Jul 3, 2018
Mentioned in this episode:
Preliminary estimates from the National Safety Council indicate motor vehicle deaths dipped slightly – 1% – in 2017, claiming 40,100 lives versus the 2016 total of 40,327. The small decline is not necessarily an indication of progress, as much as a leveling off of the steepest two-year increase in more than 50 years.
The 2017 assessment is 6% higher than the number of deaths in 2015. If the estimate holds, it will be the second consecutive year that motor vehicle deaths topped 40,000.
About 4.57 million people were injured severely enough to require medical attention in motor vehicle crashes in 2017, and costs to society totaled $413.8 billion. Both figures are about 1% lower than 2016 calculations.
So what can we do about all of this? A driver safety program should keep the driver safe, as well as others who share the road. If necessary, the program must work to change driver attitudes, improve behavior, and increase skills to build a “be safe” culture. By instructing your employees in basic safe driving practices and then rewarding safety-conscious behavior, you can help your employees, and their families avoid tragedy.
Do current prevention efforts address the problem?
• Nearly all legislation focuses on banning only handheld phones or only texting while driving.
• All state laws and many employer policies allow hands-free cell phone use.
• Public opinion polls show people recognize the risks of talking on handheld phones and texting more than they realize the risks of hands-free phones.
• Many drivers mistakenly believe talking on a hands-free cell phone is safer than handheld.
A hands-free device most often is a headset that communicates via wired or wireless with a phone, or a factory-installed or aftermarket feature built into vehicles that often includes voice recognition. Many hands-free devices allow voice-activated dialing and operation.
Hands-free devices often are seen as a solution to the risks of driver distraction because they help eliminate two obvious risks – visual, looking away from the road and manual, removing your hands off of the steering wheel. However, the third type of distraction can occur when using cell phones while driving – cognitive, taking your mind off the road.
Hands-free devices do not eliminate cognitive distraction.
The amount of exposure to each risk is vital. Crashes are a function of the severity of each risk and how often the risk occurs. Most people can recognize when they are visually or mechanically distracted and seek to disengage from these activities as quickly as possible. However, people typically do not realize when they are cognitively distracted, such as taking part in a phone conversation; therefore, the risk lasts much, much longer. This likely explains why researchers have not been able to find a safety benefit to hands-free phone conversations.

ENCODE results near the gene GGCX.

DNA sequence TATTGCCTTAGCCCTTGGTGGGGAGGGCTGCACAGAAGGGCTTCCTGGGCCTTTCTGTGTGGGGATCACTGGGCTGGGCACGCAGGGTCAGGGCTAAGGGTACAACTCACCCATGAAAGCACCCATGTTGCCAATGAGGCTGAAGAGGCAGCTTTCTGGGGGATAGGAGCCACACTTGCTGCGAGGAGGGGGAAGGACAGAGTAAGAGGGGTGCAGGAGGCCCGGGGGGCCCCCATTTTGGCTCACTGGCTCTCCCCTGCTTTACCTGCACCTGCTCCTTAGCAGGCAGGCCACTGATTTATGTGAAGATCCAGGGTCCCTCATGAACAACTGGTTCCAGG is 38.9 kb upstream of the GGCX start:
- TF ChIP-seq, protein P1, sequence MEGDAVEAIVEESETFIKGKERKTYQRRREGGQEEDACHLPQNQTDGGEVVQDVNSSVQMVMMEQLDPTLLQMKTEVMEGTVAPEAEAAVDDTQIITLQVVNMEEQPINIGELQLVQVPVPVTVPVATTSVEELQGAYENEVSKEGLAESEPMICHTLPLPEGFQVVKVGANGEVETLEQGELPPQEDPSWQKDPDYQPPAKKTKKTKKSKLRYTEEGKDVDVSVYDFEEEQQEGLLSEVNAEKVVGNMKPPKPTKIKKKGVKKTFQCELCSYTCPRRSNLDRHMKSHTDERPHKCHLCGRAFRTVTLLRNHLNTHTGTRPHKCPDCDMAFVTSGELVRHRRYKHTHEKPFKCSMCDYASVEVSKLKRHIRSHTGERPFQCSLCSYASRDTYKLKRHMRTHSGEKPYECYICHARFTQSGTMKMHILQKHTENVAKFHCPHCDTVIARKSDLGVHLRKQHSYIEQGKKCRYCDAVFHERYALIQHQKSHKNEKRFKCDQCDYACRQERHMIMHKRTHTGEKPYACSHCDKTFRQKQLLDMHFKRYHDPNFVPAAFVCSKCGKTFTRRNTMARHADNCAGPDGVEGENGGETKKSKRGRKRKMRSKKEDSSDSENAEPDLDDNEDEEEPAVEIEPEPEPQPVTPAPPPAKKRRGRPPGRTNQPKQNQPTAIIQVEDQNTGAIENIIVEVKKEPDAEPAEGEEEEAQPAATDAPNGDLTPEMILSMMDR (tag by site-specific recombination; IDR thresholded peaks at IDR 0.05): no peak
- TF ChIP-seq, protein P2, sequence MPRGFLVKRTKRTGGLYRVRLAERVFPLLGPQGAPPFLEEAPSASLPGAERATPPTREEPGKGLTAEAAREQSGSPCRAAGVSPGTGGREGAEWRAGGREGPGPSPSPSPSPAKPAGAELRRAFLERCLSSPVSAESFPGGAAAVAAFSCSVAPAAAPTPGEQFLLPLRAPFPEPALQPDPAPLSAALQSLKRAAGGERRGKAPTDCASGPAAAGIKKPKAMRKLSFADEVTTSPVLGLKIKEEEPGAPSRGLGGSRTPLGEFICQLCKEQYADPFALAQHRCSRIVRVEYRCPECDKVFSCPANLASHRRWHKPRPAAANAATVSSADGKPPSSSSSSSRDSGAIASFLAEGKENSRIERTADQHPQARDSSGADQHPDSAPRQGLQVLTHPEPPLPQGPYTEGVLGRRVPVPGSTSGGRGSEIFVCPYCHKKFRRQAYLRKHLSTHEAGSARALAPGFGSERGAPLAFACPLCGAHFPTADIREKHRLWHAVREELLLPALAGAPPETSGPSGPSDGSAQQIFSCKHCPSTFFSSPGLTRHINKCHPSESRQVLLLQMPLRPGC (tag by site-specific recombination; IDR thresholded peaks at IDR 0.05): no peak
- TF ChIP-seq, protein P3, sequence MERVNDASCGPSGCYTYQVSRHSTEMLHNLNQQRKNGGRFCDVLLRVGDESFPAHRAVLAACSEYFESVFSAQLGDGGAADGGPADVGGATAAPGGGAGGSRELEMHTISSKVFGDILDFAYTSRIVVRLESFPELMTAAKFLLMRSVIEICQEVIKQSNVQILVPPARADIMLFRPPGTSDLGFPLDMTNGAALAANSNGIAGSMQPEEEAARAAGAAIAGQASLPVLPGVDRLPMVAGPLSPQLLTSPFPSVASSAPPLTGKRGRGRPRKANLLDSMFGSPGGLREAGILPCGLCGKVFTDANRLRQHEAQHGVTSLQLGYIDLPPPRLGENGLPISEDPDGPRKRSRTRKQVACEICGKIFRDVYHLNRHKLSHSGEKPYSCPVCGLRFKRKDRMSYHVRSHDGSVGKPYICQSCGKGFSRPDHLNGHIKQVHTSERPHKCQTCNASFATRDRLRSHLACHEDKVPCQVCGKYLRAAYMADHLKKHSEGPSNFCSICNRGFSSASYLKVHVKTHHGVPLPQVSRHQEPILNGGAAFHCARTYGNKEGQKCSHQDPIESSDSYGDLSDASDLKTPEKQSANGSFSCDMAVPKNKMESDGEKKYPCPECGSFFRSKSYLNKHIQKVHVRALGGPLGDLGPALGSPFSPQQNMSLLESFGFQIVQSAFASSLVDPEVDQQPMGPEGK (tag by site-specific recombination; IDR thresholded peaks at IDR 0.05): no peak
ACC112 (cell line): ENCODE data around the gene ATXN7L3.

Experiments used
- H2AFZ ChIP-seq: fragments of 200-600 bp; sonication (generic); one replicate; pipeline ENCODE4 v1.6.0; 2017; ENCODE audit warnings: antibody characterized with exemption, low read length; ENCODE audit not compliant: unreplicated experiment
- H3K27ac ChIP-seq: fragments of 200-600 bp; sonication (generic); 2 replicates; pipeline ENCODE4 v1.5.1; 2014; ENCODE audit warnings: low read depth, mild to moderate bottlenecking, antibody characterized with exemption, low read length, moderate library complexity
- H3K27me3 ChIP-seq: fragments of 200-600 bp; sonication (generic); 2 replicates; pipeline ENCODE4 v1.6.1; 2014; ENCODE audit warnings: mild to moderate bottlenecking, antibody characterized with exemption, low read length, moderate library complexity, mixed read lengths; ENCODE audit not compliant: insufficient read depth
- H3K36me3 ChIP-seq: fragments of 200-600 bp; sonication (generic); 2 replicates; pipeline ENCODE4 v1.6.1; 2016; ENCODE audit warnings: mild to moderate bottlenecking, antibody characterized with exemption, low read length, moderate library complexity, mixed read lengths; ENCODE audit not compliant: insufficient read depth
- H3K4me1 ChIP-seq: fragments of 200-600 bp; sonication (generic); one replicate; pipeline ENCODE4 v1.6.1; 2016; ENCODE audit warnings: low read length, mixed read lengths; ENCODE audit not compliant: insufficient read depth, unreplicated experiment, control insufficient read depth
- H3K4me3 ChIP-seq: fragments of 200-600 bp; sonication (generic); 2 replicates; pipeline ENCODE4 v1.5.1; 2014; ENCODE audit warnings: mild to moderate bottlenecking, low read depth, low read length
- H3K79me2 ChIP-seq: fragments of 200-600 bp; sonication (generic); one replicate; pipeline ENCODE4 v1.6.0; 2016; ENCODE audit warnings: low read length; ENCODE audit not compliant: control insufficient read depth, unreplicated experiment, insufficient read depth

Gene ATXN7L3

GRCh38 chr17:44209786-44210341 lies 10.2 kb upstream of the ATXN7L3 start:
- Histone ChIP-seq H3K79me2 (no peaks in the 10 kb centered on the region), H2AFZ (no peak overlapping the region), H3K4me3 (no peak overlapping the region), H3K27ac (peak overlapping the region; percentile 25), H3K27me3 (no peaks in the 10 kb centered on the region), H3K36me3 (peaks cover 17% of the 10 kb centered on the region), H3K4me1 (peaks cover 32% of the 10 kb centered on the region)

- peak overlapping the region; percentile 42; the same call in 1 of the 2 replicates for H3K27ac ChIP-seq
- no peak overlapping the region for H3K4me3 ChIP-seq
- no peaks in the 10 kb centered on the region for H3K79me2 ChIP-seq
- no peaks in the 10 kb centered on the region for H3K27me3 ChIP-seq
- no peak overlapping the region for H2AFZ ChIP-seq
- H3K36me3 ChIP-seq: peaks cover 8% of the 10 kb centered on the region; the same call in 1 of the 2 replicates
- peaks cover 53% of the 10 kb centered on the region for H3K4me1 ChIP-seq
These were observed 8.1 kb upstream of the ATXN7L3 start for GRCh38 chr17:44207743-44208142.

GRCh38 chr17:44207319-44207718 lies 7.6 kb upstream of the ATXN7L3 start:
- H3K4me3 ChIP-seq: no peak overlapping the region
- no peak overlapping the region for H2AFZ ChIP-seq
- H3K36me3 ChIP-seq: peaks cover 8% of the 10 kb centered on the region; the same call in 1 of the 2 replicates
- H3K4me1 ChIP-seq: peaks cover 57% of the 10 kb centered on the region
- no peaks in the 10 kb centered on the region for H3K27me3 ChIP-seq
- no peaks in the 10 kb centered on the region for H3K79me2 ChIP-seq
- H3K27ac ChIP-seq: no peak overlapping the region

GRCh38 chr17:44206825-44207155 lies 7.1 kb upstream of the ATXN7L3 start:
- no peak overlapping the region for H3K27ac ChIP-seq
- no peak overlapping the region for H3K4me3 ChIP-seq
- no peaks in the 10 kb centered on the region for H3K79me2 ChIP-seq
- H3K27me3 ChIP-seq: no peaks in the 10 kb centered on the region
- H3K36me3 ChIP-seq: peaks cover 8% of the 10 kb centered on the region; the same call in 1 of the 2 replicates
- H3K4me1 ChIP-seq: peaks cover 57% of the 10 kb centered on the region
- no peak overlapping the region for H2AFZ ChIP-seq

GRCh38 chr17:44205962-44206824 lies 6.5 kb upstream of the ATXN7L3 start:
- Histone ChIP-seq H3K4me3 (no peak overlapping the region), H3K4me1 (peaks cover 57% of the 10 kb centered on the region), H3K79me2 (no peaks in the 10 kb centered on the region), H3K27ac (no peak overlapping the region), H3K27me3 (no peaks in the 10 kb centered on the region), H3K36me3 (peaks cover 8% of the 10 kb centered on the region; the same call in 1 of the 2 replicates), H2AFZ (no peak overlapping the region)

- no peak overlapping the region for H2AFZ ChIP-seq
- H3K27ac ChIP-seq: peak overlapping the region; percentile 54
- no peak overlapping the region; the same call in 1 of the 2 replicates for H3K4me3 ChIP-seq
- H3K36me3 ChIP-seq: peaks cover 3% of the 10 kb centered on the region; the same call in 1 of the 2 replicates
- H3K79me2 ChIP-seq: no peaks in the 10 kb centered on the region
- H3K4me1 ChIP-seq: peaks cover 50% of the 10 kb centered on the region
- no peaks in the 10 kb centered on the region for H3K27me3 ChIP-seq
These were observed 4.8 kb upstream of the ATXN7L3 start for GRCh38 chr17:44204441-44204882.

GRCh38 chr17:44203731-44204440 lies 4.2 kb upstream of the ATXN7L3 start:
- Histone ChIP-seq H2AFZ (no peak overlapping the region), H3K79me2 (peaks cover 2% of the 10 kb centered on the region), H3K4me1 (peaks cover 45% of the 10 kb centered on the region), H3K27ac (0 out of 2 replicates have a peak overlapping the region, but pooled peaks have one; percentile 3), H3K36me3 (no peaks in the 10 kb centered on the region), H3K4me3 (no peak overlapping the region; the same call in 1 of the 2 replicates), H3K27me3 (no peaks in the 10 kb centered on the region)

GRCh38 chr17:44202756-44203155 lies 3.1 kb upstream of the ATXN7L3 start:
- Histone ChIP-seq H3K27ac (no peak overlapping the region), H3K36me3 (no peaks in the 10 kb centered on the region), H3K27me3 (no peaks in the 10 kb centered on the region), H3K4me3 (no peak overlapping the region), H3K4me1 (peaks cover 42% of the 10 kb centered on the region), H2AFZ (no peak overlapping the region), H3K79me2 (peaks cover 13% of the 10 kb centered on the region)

The National Safety Council has compiled more than 30 research studies and reports by scientists around the world that used a variety of research methods, to compare driver performance with handheld and hands-free phones. All of these studies show hands-free phones offer no safety benefit when driving.
Conversation occurs on both handheld and hands-free phones. The cognitive distraction from paying attention to a conversation – from listening and responding to a disembodied voice – contributes to numerous driving impairments. Specific driving risks are discussed in detail later in this paper. First, let us look at why hands-free and handheld cell phone conversations can impair your driving ability.
Multitasking is a myth. Human brains do not perform two tasks at the same time. Instead, the brain handles tasks sequentially, switching between one task and another. Brains can juggle tasks very rapidly, which leads us to erroneously believe we are doing two tasks at the same time. In reality, the brain is switching attention between tasks – performing only one task at a time.
The brain not only juggles tasks, but it also juggles focus and attention. When people attempt to perform two cognitively complex tasks such as driving and talking on a phone, the brain shifts its focus (people develop “inattention blindness”). Important information falls out of view and is not processed by the brain. For example, drivers may not see a red light. Because this is a process people are not aware of, people can't realize they are mentally taking on too much.
Brain researchers have identified “reaction-time switching costs,” which is a measurable time when the brain is switching its attention and focus from one task to another. Research studying the impact of talking on cell phones while driving has identified slowed reaction time to potential hazards are tangible, measurable, and risky. Longer reaction time is an outcome of the brain switching focus, which impacts driving performance.
The cost of switching could be a few tenths of a second per switch. When the brain repeatedly switches between tasks, these costs add up.
Even small amounts of time spent switching can lead to significant risks from delayed reaction and braking time. For example, if a vehicle is traveling 40 mph, it goes 120 feet before stopping, which equals eight car lengths (an average car length is 15 feet). A fraction-of-a-second delay would make the car travel several additional car lengths. When a driver needs to react immediately, there is no margin for error.